Video

Video 'New York' Magazine Features 35 Cosby Accusers

The latest issue of 'New York' magazine features 35 women who say they were drugged and raped by film and television celebrity Bill Cosby. The women are aged from 44 to 80 and come from different walks of life and races. The magazine interviewed each of them separately, but Zlatica Hoke reports their stories are similar.
Video

Video US Calls Fight Against Human Trafficking a Must Win

The United States is promising not to give up its fight against what Secretary of State John Kerry calls the “scourge” of modern slavery. Officials released the country’s annual human trafficking report Monday – a report that’s being met with some criticism. VOA’s National Security correspondent Jeff Seldin has more from the State Department.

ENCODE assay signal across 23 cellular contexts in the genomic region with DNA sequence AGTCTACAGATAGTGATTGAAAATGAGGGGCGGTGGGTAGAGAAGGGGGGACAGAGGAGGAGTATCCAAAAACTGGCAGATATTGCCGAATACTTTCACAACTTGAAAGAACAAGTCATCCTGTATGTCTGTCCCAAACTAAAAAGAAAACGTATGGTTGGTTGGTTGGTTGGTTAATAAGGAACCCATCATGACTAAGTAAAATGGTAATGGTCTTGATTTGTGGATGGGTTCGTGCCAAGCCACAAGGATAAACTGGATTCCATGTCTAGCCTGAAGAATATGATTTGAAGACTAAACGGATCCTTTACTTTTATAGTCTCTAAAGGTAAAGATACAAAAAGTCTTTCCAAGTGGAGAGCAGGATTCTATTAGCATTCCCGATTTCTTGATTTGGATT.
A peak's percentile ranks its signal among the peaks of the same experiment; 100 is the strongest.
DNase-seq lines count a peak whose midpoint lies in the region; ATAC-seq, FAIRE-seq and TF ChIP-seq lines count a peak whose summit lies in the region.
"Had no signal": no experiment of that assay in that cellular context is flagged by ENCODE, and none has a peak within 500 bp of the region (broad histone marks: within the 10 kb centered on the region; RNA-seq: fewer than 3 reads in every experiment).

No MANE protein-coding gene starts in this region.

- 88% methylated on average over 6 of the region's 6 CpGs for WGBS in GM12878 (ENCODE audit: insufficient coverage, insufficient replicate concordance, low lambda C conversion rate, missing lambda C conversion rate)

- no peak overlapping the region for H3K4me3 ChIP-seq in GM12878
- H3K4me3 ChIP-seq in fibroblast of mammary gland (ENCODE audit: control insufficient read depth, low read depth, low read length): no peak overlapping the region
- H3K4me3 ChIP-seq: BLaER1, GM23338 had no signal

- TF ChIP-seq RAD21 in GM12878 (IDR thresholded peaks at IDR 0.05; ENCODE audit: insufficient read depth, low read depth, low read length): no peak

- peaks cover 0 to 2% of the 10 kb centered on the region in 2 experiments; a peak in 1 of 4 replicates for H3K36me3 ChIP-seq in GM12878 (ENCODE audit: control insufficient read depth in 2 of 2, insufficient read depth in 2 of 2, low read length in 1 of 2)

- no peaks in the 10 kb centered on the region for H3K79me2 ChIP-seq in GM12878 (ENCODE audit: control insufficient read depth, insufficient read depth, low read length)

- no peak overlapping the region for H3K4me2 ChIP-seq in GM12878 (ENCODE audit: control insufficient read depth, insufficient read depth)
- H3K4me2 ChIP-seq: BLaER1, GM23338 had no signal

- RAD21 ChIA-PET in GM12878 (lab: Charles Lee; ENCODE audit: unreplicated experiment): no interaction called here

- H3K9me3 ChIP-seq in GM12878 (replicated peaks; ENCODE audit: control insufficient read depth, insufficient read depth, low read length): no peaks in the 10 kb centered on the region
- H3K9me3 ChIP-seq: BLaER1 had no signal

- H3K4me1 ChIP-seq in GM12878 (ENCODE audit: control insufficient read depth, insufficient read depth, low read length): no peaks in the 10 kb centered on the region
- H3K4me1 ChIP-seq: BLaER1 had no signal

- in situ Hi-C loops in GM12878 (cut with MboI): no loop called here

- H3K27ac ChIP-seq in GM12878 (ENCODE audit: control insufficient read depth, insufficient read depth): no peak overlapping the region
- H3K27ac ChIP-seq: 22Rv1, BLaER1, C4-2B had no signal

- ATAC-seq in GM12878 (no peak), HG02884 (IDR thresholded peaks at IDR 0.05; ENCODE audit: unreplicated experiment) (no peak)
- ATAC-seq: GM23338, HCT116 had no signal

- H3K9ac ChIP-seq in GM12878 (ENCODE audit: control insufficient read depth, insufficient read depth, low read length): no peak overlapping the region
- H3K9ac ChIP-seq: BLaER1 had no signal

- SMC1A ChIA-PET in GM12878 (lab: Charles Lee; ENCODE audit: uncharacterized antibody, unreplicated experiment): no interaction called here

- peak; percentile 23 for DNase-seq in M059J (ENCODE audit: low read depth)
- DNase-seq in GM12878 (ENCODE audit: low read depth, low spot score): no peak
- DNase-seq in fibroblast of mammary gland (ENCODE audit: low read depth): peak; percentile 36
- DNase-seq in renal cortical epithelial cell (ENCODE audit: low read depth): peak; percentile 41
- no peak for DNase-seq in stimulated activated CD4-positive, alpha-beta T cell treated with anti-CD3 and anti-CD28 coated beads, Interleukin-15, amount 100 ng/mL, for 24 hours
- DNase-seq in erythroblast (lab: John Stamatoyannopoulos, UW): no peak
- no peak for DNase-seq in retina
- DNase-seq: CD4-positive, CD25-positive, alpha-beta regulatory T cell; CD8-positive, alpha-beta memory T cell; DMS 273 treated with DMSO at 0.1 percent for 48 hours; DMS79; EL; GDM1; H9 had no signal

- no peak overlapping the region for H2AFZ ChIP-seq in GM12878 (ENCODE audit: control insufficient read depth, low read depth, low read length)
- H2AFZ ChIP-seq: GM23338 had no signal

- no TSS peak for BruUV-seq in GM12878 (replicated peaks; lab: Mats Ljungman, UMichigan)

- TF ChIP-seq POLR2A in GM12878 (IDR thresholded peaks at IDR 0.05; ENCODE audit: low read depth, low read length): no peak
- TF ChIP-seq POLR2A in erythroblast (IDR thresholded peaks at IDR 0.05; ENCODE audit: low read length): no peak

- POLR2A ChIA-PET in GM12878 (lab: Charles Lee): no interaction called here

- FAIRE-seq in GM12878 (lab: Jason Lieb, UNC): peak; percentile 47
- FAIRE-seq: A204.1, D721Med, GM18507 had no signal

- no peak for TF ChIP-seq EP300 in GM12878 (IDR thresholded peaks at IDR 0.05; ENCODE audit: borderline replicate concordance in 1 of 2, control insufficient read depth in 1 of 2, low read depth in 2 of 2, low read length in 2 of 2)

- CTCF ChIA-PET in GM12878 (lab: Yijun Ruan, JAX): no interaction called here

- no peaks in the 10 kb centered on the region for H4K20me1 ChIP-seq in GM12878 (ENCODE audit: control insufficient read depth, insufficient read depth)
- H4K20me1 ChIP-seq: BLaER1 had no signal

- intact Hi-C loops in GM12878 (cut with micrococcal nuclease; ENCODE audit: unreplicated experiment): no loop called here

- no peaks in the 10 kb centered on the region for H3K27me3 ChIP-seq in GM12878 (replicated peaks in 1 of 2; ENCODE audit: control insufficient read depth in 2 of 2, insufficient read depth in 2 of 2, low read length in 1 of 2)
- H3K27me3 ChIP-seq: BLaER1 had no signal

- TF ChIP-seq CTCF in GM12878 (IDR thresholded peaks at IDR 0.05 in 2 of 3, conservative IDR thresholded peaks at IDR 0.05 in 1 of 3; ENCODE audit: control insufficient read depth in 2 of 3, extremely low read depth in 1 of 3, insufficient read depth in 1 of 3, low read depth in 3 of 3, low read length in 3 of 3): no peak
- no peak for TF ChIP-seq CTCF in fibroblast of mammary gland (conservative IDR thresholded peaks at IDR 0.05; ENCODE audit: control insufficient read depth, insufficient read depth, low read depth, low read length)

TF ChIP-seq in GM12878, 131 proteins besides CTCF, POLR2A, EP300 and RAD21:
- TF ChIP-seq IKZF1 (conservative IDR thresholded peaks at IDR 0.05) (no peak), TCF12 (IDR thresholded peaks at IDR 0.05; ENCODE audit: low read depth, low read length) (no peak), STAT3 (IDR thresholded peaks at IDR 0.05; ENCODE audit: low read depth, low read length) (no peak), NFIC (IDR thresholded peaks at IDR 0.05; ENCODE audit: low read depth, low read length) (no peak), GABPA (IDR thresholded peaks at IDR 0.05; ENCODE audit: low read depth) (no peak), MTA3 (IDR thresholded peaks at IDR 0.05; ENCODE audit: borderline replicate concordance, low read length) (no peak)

Video

Video Iran Nuclear Pact Wins Few New US Congressional Backers

Later this week, President Barack Obama returns from a trip to Africa to confront a U.S. Congress roiled by the nuclear accord with Iran, an agreement that has received the blessing of the U.N. Security Council. Days of intensive lobbying and testimony by top administration officials have won few new congressional supporters of the pact. VOA’s Michael Bowman reports.
Video

Video Washington DC Underground Streetcar Station to Become Arts Venue

Abandoned more than 50 years ago, the underground streetcar station in Washington D.C.’s historic DuPont Circle district is about to be reborn. The plan calls for turning the spacious underground platforms - once meant to be a transportation hub, - into a unique space for art exhibitions, presentations, concerts and even a film set. Roman Mamonov has more from beneath the streets of the U.S. capital. Joy Wagner narrates his report.
Video

Video Europe’s Twin Crises Collide in Greece as Migrant Numbers Soar

Greece has replaced Italy as the main gateway for migrants into Europe, with more than 100,000 arrivals in the first six months of 2015. Many want to move further into Europe and escape Greece’s economic crisis, but they face widespread dangers on the journey overland through the Balkans. VOA's Henry Ridgwell reports.
Video

Video Stink Intensifies as Lebanon’s Trash Crisis Continues